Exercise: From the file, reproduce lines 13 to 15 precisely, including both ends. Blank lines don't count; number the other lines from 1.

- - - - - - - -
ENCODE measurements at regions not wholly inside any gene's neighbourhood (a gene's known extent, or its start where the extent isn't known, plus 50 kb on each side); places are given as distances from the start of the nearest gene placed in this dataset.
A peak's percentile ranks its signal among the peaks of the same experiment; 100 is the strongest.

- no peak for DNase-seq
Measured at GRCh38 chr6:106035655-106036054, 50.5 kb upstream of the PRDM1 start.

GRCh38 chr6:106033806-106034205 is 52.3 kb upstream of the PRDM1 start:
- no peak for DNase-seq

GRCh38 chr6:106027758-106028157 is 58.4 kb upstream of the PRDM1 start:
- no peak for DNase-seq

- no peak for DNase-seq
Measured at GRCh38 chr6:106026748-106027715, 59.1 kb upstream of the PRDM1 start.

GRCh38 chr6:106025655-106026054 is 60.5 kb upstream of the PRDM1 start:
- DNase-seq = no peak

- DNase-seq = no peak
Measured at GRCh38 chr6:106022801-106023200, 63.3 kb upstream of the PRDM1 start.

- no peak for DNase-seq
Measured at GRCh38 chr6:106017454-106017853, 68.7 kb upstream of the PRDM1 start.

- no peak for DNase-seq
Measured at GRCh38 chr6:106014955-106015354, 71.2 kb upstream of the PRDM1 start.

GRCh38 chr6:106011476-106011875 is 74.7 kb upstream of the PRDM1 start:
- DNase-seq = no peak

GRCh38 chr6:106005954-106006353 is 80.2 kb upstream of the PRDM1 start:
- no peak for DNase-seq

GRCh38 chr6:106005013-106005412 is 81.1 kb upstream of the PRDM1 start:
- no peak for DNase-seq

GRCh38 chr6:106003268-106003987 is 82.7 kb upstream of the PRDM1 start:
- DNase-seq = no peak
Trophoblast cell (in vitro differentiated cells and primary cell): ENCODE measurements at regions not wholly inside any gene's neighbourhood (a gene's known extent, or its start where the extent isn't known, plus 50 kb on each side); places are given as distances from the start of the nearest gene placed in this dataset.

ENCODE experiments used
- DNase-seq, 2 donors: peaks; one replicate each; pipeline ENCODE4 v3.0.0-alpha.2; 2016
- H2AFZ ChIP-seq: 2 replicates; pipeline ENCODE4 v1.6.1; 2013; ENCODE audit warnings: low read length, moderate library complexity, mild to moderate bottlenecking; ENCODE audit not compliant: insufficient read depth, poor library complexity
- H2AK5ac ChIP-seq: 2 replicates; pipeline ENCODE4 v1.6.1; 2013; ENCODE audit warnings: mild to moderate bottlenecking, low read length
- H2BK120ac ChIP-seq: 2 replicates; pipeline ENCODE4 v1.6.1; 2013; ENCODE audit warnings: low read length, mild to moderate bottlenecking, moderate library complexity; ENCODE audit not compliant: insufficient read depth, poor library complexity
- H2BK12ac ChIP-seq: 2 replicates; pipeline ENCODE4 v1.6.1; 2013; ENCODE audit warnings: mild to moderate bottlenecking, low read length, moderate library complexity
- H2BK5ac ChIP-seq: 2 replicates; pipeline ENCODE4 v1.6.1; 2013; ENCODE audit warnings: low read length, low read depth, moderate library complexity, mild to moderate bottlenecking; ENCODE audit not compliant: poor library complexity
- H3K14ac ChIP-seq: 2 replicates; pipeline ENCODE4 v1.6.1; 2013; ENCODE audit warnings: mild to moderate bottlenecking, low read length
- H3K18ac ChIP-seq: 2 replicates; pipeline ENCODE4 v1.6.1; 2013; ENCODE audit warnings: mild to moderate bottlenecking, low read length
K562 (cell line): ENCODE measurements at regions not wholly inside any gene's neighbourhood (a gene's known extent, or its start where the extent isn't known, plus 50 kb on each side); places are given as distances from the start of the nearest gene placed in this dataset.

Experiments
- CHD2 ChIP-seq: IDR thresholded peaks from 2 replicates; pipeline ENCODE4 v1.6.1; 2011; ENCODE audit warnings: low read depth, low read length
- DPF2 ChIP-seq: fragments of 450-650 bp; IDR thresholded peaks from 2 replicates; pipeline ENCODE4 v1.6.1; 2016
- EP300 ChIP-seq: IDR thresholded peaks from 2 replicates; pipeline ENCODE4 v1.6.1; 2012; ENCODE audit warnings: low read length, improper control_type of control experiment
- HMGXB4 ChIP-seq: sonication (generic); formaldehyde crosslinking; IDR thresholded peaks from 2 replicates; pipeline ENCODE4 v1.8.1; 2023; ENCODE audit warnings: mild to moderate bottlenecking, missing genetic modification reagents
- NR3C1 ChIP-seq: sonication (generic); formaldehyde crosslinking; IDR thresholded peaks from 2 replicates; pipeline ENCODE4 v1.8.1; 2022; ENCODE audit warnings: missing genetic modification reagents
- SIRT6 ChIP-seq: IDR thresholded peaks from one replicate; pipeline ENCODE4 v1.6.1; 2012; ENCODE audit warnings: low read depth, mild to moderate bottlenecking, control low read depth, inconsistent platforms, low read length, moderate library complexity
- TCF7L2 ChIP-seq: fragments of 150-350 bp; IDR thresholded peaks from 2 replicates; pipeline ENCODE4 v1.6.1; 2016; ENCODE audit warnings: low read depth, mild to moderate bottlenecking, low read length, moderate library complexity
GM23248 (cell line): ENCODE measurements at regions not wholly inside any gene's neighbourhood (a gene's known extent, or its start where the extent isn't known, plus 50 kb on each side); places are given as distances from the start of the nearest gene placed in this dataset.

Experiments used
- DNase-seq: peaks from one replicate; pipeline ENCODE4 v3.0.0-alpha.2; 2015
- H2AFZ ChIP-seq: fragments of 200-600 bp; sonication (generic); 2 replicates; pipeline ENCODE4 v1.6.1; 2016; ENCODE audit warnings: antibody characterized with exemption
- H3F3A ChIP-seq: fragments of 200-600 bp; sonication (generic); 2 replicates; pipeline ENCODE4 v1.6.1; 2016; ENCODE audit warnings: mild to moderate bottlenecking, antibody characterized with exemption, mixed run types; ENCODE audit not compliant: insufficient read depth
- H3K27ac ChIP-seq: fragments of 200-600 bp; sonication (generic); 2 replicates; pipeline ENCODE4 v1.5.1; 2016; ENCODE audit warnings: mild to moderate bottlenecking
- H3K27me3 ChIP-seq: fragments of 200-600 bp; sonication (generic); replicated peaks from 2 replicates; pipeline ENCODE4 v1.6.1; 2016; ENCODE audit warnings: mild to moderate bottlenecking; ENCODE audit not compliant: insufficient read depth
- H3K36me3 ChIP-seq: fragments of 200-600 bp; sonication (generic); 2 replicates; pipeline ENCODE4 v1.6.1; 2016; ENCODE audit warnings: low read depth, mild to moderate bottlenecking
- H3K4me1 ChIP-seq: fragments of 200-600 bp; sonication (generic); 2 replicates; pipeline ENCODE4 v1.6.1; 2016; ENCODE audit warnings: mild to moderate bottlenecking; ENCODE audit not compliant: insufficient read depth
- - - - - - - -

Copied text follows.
- DNase-seq = no peak
Measured at GRCh38 chr6:106022801-106023200, 63.3 kb upstream of the PRDM1 start.

- no peak for DNase-seq